Dig out an old pair. The ones you took off in the toilets one day when you realised it was over 25 degrees and that have lived in your bag ever since. Or, if you’re better at reading weather reports than I am, those tights you laddered on FIRST WEAR and are no good now but dammit they cost £3 and you’re not going to just chuck them.
I don't want to hang out at the beach (or anywhere else) in a bikini, because it feels like sitting in public in my underwear. And while I keep being told that flattering one-piece suits exist, I haven't found any that work for me.
The solution, as far as I'm concerned, is a combination of tankinis and board shorts. I like having my belly and thighs covered (apart from anything else, that's a lot less skin to have to put sun cream on), and that gives me the confidence to go swimming, mess about and generally enjoy myself rather than panicking about the fact I don't have the stereotypical beach body.
I've seen women rocking many variants of beachwear, and I think that's the key. Find what works for you so you can have fun.
I bought my beloved board shorts in the men’s section of TK Maxx, but there are plenty of beachwear shops that stock both women's and men's boardshorts.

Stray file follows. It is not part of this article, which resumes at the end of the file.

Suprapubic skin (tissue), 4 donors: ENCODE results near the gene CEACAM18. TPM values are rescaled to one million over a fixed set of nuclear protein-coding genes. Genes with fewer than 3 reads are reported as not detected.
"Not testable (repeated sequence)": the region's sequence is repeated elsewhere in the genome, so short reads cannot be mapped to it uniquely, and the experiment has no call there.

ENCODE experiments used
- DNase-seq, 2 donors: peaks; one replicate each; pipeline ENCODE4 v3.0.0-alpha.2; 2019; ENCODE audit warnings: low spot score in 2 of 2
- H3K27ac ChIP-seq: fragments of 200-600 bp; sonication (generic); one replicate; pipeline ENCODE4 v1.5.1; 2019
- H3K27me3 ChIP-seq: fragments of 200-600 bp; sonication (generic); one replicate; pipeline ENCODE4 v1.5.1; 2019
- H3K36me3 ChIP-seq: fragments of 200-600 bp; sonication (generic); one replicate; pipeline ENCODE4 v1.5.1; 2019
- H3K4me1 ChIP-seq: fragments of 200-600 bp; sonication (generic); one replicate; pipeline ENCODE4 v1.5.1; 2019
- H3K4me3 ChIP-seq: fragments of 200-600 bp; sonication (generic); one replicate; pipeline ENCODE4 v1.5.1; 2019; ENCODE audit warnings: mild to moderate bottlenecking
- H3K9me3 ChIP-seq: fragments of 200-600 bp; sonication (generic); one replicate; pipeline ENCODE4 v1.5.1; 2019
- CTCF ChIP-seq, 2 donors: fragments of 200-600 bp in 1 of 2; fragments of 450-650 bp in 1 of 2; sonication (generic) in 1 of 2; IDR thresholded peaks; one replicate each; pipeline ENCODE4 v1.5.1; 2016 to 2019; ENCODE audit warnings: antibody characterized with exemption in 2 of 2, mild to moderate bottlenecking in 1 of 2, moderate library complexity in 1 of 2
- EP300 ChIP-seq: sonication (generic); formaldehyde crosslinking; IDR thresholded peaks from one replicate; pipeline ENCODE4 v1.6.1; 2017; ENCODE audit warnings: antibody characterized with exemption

It took half a lifetime of burning and peeling, but I now carry a bottle of sun cream in my bag from April through to September. It's ridiculously easy to burn by accident if it's windy, or you're swimming, or a bit drunk, and I say that as someone with a lot of experience. I've seen people who claim they 'don't burn' find out what they actually meant was 'I've never been out long enough to burn before' many times. Just wear the cream!
It doesn’t have to be pricey. Boots’ own sun care range Soltan has the highest UVA rating on the market, (the UVA rays are the ones that contribute to wrinkles ), and you can buy high factor face creams that come in a handbag friendly small tube.
I was never a big fan of sun hats until I spent a summer in the States when I suddenly understood the appeal of your own portable shade – invaluable for long days out. Invest for holidays, even if you never bother with it at home.
Straw hats provide the best shade, and while they don’t squash up into luggage as easily as cloth hats, if you fill the crown with clothes and pack around them they’ll hold their shape well even long-haul.
Preparation is everything and now is a great time to stock up on sun wear as the shops clear out summer gear to make space for winter woolies.
Or you can shop online, especially as most summer hats are made to be cool and roomy so are a rare example of ‘one size fits all’ actually applying. I’m in love with the leopard print and bright blue hats featured here on Asos, proof that you can find some shade to match any outfit.
So those are my top tips for surviving, and enjoying, the heat. How about you? What do you make sure you always have with you as the temperatures start to climb? Or do you spend the hot days inside waiting for the relief of autumn?